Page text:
Admittedly there is some amusement value in reading all the alternatives but in my estimation the conversations could have been filtered more to avoid the above problems. With so many conversational alternatives, at first I was tentative about making a choice just in case it was the wrong one, but I needn't have worried. There isn't a wrong answer, the story rolls on regardless of the few hiccups, and fits together neatly.
The point and click interface is intuitive and navigation is straightforward with node movement and 360 degree turning. Travel between locations is handled by means of a map of Paris that is updated whenever you learn of a new place to visit. Inventory management, however, is another aspect of the game that could have done with some refinement. Your inventory can quickly fill up and you have to scroll through it one click at a time to find anything, though thankfully you can identify items easily by hovering your cursor over them and reading the text description. However some items are inventory items in their own right and you can use them in the normal way whilst others are simply hotlinks to index card entries. This mixture of inventory uses doesn't work well because it both clutters your collection and creates the impression you can use something when you can't. MacPherson's notebook, however, is very useful for re-capping on conversations. If only he had a decent typewriter so that the individual letters on the page didn't jump around making it difficult to read.
Dual-purpose inventory and convoluted conversations aside, Post Mortem really is a very playable game. The graphics are very good and the cut scenes are excellent and atmospheric, backed up by a quite respectable and moody soundtrack. The characters, too, are an interesting lot, not always absolutely honest, and you can pick up their foibles through conversation and decide whom to put your faith in. The character animations are a little exaggerated and repetitive especially in the conversation sequences, but most of the voice acting is reasonable. MacPherson is played in a suitably low-key manner that I thought reflected his thoughtful and sensitive personality.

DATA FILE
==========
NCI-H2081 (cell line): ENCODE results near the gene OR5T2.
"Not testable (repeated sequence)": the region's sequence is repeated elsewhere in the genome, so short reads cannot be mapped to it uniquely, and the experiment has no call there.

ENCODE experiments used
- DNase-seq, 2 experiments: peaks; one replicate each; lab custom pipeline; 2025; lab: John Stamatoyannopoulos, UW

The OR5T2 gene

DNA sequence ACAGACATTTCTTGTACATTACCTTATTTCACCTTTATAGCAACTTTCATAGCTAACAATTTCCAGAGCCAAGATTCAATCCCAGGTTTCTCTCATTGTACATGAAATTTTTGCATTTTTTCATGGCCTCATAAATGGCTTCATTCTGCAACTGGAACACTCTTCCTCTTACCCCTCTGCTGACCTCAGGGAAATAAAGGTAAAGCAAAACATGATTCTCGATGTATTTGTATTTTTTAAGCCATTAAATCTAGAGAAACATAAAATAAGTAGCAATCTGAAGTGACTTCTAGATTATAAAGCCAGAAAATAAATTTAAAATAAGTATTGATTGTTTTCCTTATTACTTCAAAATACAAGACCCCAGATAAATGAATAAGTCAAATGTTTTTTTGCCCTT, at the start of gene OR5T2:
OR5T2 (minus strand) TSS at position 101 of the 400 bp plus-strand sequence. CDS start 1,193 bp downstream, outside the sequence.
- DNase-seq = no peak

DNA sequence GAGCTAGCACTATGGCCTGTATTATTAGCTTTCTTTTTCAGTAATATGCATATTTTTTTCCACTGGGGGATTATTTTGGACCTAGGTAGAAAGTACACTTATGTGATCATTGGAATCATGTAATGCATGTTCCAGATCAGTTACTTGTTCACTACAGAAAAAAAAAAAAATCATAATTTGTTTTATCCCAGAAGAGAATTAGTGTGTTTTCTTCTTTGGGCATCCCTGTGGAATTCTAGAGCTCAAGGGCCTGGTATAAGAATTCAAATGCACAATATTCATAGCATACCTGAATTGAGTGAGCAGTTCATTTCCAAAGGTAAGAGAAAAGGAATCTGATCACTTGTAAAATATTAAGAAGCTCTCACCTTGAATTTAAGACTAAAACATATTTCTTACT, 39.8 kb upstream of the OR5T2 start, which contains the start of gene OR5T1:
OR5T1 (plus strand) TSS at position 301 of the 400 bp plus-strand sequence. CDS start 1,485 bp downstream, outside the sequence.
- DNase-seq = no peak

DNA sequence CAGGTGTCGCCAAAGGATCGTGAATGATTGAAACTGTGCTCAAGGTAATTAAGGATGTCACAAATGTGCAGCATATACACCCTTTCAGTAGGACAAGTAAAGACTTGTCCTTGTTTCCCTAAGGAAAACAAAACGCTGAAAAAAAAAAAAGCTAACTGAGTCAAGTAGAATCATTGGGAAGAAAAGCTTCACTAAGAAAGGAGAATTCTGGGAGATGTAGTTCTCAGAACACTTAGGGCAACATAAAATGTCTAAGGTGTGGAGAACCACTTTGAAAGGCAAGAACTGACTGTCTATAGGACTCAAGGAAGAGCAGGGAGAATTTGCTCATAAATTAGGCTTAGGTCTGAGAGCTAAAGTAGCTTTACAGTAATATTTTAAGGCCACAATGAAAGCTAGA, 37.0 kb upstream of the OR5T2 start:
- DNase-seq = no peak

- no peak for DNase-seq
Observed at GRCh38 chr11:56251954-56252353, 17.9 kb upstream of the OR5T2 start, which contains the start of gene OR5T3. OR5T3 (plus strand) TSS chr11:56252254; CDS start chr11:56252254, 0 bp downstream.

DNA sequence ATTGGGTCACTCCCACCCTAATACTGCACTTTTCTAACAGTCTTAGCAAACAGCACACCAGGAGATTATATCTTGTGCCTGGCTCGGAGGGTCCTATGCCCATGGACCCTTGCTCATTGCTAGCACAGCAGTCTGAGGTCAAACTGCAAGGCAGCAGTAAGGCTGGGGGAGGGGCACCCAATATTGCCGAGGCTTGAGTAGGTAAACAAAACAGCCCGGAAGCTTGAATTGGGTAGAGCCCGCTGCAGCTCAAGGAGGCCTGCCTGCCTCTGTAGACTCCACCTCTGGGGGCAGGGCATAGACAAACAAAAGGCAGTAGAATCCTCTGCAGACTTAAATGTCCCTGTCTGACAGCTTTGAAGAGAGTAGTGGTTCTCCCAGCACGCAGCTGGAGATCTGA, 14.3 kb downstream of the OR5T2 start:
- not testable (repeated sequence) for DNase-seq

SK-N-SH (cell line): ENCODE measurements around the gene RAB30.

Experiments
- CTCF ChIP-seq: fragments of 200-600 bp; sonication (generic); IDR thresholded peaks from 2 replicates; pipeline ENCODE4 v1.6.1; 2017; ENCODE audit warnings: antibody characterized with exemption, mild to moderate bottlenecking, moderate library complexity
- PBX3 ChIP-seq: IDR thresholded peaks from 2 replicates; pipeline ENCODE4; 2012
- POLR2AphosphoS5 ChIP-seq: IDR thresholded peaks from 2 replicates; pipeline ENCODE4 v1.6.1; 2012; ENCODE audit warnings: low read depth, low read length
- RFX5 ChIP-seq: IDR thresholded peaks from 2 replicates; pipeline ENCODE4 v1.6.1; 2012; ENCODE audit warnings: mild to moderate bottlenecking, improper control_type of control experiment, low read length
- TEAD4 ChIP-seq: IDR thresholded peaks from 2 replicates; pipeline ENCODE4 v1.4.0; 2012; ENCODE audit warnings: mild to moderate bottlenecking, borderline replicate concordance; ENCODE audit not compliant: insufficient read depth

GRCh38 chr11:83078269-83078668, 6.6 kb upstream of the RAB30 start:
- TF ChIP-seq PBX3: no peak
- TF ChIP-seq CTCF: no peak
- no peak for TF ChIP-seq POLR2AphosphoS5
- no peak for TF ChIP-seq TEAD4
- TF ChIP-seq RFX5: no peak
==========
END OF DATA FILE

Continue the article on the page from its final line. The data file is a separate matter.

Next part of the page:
The puzzles are an interesting collection with some very well disguised 'activities' - observing the paintings, getting the identikit sketch right and mixing the potion - although this latter exercise could have done with more explanation to prepare the player for the task at hand. Another puzzle suffered from the cursor not distinguishing between two hotspots so that you couldn't read a clue in close up on examining an image but you could focus on it clearly if you selected it from a distance. This held me up for a while but generally the puzzles range from easy to moderate difficulty.
Post Mortem has subtitles throughout and there are ample save game slots. It comes on two CDs but if you have the hard disk space you can do a full install, though you will need to keep the second CD in the drive as you play.
Though it had the potential to be a truly great murder mystery investigation it didn't manage to make the grade. Perhaps I was expecting too much; another Gabriel Knight (Blood of the Sacred, Blood of the Damned which touched on a similar theme but with far greater depth) or another Tex Murphy (Pandora Directive which also offers different pathways through the story), but Post Mortem doesn't climb to the same heights as these games. Despite its shortcomings, however, it is still quite entertaining and I enjoyed playing it. The story is interesting, the setting darkly compelling, and it's easy to get drawn into and carried along by the investigation. Because of the varied pathways you might even be tempted to replay the game so that you don't miss a thing.
Copyright © Gordon Aplin 2003.
All rights reserved.
Pentium(R) II 350 MHz processor (P III 500 MHz processor recommended), 64 MB RAM (128 MB RAM recommended) 470 MB Free Hard Disk Space (720 MB Free Hard Disk Space recommended) 16X CD-Rom Drive (24X CD-Rom Drive recommended) DirectX(R) Compatible Sound Card,16 MB Direct3D compatible 3D graphics card (32 MB Direct3D compatible 3D graphics card recommended)